Guskiewicz called North Carolina’s current situation with COVID-19 “concerning.”
“It’s not where we had hoped that we would be,” Guskiewicz said. “At this point we’re awaiting some guidance from the governor’s office later this week to see what may be next with regard to the phases.”
Regarding the recent federal guidelines restricting remote instruction for international students, Guskiewicz said the University signed a letter on July 13 with the Association of Public and Land-grant Universities and other member institutions, calling on Congress to urge the Department of Homeland Security to withdraw the guidance and restore institutional flexibility.
The policy has since been rescinded, as announced July 14 at a hearing for the case filed by Harvard University and MIT asking courts to bar the guidance.
Guskiewicz also said the University’s testing protocol allowed for athletics activities to be suspended after 37 positive cases were reported among UNC student-athletes, coaches and Carolina Athletics staff last week.
“We’ll continue to learn from these clusters of cases,” Guskiewicz said. “We work closely with the Orange County Health Department, and I think got to the right place in this regard.”
Nearly 56 percent of courses are scheduled to be taught in person, and the remainder is scheduled to be taught online, with some offering an in-person component, Guskiewicz said.
University leaders are still working on instruction types and off-ramps for the fall semester. Guskiewicz said a primary concern was whether or not the University had the supplies to carry out necessary COVID-19 testing.
Some metrics that the University plans to look at in off-ramp considerations include the number of positive cases, rates of increase and testing access. Executive Vice Chancellor and Provost Bob Blouin said the University is working with UNC Health Care and Campus Health to ensure proper access to COVID-19 testing and contact tracing.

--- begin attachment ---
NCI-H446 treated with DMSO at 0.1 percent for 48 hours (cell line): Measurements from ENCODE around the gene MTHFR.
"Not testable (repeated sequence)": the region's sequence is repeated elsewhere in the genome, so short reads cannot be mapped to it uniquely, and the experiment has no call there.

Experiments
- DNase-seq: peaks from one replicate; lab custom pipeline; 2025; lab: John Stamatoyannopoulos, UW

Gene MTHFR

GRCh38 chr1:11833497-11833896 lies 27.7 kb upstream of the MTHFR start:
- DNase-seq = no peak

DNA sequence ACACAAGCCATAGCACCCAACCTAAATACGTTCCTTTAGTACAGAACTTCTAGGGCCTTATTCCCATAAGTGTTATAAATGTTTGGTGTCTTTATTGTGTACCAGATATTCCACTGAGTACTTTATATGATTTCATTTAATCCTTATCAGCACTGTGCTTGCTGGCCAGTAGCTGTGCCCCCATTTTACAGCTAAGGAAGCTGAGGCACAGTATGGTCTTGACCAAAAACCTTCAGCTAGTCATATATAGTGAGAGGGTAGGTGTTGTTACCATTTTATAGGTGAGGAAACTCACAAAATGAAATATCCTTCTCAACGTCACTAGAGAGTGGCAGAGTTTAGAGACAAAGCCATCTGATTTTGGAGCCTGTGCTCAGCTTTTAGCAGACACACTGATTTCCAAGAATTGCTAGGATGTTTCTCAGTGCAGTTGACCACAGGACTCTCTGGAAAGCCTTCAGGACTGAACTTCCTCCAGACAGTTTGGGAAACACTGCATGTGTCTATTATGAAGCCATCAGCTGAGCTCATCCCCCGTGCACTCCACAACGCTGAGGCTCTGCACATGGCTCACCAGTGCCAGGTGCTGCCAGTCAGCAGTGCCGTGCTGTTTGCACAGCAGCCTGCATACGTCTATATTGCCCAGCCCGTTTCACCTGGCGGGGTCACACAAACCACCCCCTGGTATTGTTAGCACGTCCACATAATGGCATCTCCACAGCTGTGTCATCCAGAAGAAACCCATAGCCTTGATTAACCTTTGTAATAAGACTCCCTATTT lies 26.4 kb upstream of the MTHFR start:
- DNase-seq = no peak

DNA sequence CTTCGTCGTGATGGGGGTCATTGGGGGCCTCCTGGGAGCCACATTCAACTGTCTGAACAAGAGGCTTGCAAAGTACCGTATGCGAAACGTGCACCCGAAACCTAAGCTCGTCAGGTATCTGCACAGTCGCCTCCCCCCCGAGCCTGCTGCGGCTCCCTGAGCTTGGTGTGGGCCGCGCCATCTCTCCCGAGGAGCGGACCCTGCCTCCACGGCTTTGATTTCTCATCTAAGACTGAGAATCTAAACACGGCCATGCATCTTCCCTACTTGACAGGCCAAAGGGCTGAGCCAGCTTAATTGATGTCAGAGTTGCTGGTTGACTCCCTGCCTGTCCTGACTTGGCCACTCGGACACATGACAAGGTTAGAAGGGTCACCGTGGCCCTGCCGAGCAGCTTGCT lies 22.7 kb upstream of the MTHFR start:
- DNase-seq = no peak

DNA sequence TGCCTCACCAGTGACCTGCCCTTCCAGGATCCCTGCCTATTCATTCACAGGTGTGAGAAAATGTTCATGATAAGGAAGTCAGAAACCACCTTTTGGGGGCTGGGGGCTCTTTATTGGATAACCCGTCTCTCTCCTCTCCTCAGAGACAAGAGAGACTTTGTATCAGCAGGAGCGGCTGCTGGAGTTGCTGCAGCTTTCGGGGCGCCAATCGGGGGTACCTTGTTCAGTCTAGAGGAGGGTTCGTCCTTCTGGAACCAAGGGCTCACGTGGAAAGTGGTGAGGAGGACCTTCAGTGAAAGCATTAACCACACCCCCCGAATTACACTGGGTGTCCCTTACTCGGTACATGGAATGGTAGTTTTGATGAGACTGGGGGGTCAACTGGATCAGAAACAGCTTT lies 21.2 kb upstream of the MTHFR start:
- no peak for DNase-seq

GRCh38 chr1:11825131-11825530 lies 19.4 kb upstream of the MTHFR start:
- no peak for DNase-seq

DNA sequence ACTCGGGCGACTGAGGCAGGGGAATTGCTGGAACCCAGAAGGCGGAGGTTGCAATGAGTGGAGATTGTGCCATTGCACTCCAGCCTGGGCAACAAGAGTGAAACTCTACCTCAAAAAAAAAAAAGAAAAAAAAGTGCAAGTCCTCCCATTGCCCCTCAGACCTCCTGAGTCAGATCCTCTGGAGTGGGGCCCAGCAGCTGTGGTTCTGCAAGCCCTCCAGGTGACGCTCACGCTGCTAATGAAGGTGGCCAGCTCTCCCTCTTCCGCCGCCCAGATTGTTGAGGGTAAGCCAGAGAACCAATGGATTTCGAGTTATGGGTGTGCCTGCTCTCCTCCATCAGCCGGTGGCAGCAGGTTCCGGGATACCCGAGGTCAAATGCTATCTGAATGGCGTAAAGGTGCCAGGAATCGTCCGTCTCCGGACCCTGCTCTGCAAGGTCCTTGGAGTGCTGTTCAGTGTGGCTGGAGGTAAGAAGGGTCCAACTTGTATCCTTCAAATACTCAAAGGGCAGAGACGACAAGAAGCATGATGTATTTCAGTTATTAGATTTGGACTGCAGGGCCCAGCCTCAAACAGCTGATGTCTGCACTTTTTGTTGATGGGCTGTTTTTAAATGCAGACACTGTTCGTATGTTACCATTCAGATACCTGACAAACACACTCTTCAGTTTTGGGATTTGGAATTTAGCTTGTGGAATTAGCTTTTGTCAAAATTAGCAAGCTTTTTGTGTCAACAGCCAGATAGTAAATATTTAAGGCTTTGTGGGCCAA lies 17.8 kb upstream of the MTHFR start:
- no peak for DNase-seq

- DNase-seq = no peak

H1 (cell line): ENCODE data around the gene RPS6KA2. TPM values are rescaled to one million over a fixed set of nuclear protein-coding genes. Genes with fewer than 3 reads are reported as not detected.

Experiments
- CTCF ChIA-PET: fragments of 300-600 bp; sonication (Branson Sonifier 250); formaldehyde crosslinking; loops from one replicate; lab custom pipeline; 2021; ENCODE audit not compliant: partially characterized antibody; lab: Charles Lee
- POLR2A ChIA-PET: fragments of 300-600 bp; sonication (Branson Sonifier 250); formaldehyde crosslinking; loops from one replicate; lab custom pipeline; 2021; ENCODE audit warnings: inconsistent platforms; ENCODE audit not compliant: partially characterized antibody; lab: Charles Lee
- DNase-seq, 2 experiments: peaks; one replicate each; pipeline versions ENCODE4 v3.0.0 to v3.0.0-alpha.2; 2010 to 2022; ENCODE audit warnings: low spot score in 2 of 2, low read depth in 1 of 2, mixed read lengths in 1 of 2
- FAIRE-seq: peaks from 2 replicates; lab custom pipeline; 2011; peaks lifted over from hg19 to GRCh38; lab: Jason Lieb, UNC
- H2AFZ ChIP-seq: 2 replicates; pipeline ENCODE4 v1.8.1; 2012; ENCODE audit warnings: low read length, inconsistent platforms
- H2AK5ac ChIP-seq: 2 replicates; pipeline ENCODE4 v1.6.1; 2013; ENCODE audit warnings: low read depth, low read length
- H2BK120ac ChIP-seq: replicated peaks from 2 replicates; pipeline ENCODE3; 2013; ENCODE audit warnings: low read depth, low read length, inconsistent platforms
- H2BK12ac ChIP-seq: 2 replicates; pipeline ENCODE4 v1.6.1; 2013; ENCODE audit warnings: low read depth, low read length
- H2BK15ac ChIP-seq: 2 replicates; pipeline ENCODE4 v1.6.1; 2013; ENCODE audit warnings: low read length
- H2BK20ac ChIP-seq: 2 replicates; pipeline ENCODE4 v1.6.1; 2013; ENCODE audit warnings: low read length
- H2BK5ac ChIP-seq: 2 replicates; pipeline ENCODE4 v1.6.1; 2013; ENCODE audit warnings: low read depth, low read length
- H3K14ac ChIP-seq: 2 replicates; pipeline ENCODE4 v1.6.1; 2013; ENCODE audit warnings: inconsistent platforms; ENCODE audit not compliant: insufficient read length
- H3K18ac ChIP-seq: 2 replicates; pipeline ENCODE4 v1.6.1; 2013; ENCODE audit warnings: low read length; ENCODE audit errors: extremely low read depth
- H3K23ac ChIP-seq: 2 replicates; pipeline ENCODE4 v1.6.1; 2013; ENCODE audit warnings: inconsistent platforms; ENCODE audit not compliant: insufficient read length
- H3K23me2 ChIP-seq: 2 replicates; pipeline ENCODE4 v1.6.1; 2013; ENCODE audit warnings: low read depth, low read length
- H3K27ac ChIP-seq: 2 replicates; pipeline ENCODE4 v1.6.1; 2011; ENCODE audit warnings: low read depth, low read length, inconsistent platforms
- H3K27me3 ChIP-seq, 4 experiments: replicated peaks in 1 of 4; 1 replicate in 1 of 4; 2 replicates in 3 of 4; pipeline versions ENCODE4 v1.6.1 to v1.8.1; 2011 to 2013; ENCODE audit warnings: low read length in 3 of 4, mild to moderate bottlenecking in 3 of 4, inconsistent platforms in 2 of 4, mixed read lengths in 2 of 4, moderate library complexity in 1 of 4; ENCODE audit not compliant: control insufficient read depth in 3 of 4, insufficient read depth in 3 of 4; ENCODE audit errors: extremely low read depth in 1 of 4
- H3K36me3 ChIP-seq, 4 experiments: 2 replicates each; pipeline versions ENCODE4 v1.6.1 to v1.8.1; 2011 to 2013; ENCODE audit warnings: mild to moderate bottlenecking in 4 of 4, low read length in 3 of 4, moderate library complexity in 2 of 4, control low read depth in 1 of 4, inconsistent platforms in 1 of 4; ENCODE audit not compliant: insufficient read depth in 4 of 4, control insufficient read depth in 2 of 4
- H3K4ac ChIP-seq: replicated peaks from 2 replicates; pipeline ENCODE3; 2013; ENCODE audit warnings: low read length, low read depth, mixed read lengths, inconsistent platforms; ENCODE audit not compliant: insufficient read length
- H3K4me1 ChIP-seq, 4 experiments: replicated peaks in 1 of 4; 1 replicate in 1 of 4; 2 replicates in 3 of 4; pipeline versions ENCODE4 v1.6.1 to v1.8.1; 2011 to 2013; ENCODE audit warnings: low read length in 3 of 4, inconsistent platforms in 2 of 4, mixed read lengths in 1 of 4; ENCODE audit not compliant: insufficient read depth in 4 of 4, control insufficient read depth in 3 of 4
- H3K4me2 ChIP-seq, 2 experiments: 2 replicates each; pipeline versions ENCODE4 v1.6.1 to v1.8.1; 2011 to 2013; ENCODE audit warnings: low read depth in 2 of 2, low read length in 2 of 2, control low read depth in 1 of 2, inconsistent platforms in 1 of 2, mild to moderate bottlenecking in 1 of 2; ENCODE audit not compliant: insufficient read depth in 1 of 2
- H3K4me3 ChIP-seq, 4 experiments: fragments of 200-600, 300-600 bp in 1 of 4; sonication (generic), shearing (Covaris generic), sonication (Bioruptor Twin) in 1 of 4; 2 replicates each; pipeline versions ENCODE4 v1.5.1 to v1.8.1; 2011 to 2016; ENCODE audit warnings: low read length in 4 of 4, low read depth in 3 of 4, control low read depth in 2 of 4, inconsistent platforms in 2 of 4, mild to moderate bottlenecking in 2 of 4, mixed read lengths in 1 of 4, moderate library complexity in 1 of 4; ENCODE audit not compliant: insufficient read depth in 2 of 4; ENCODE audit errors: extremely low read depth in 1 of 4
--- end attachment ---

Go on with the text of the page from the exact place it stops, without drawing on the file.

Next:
“It’s a question that Bob and I are asking our leaders at UNC Health Care and Campus Health, if we have the supply chain necessary, such that we can manage this in August as needed,” Guskiewicz said.
Guskiewicz said an attestation document for the campus community would be released online soon.
“This will be an acknowledgment of the standards, that they’ve read the community standards and agree to adhere to them,” Guskiewicz said.
Blouin said the attestation document is not intended to be a waiver or to absolve the University of responsibility.
“We really moved away from this being legally advised or a document that had legal ramifications, versus a document that was really asking them to attest to their commitment to our community standards and their awareness of the fact that we’re doing a lot of work to make sure that this is a safe place for them to be, but that there is some risk that we cannot control,” Blouin said.
Guskiewicz said any potential off-ramp decisions before the start of the semester will be made in partnership with the UNC System Office, based on guidance from the Office of the Governor and the state’s Department of Health and Human Services. For decisions regarding athletics programs, Guskiewicz said the chancellors and presidents of ACC-member schools would receive updated guidance on July 22.
Guskiewicz and Blouin said they have been meeting with different groups of students, receiving feedback on community standards for reopening, the attestation document and current off-ramp considerations.
“We’re taking their feedback very seriously,” Guskiewicz said.
In recent months, students, staff and faculty have expressed concerns with the enforcement of community standards, particularly about off-campus parties and Greek life. Jonathan Sauls, interim vice chancellor for student affairs, said the University is working closely with the Greek community regarding community standards.
UNC has four different Greek councils: Interfraternity Council, Panhellenic Council, Greek Alliance Council and National Pan-Hellenic Council. Two of these councils have houses that are privately owned and not on University property, Sauls said.
“We have secured commitments from both our IFC chapters and also Panhellenic, the ones who are housed,” Sauls said. “They are going to engage in virtual recruitment for the fall semester. Normally, they are the councils who would recruit in person during the beginning of the fall semester.”
Sauls said the University is also working with these chapters and their house corporations to make house-specific plans for health and safety upon returning to Chapel Hill. He said that everyone, from students to faculty and staff, would have to follow the community standards to participate in keeping campus safe.